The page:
From a technical perspective, Borderlands: The Pre-Sequel is a mixed bag. The game presents itself very well, and if you’ve been a Borderlands game before, this will fit right in. However, it is very easy to get stuck in a tight spot in the game. More often than not, you’ll have to reset the game to get to a neutral area which isn’t fun for anyone. In addition, there is a fair amount of clipping in the game which will inevitably prevent you from finishing a quest or two. Non-Playable Characters tend to go places they shouldn’t and though it doesn’t always spell disaster, it happens more often then it should. NPCs also suffer from the occasional glitch which prevents you from turning in quests, so if the clipping bug doesn’t get you, there is a chance that the NPC just won’t talk to you. Thankfully, many of these bugs can be remedied by just restarting the game, but as mentioned earlier, it slows the game down which is rarely a good thing.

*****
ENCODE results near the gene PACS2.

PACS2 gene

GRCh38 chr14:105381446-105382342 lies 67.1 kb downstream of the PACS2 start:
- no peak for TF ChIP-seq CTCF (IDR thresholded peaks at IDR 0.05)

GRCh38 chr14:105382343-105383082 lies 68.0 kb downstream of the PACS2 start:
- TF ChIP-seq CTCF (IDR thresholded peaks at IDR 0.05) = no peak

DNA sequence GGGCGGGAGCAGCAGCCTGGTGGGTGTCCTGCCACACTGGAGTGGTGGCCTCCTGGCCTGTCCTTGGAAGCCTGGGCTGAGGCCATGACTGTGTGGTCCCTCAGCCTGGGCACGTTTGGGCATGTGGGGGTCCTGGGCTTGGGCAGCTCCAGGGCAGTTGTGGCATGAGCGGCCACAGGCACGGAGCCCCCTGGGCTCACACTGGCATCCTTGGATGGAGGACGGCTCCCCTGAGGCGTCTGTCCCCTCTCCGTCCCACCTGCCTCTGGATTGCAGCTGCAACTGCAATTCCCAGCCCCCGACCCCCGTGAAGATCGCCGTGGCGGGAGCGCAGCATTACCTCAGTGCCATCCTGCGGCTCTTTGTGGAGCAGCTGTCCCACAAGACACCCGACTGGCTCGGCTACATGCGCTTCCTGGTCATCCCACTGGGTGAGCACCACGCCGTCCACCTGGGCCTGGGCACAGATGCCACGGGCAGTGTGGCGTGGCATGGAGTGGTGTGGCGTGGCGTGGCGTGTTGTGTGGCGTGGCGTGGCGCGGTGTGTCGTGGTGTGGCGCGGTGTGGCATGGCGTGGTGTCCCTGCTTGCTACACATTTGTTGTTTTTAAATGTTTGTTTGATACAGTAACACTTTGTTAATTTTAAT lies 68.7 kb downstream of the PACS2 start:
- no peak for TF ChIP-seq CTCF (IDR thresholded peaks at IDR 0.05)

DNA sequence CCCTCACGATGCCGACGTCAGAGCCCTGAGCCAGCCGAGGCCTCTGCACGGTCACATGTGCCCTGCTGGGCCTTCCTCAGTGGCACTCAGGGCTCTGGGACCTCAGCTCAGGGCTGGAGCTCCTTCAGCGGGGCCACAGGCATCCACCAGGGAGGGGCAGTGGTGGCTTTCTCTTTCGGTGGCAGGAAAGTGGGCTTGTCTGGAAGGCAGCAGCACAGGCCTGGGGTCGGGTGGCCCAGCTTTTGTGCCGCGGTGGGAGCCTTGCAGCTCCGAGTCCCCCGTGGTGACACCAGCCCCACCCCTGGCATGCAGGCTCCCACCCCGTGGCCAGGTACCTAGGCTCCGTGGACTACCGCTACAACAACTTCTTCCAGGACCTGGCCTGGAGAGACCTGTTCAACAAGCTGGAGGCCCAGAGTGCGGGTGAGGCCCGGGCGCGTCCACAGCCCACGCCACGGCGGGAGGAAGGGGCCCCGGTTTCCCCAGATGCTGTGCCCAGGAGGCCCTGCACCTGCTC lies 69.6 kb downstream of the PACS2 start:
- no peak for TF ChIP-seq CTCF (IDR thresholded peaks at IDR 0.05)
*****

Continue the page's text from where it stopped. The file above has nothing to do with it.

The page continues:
In the end, Borderlands: The Pre-Sequel is a good game with a few challenges to overcome. This game does get quite repetitive at times, and the story itself is very short. The game also has some pacing issues with making the side quests require large amounts of backtracking or force you into situations with little combat. However, the low gravity environments add a nice touch to an already solid combat system. In addition, there is plenty of new places to explore, new loot to collect and even the trademark Borderlands humor is present and accounted for. If you are a fan of the series or just looking for your next shooting adventure, this is a great game to check out and explore with.
This review is based on a review code of the PC version of Borderlands: The Pre-Sequel developed by 2K Australia and Gearbox, published by 2K Games
- Same Borderlands Flavor
- Lots of Great Loot to Earn
- Low-Gravity Adds Depth to the Game
- Repetitive at Times
- Some Technical Issues
- A Little Too Safe of a Sequel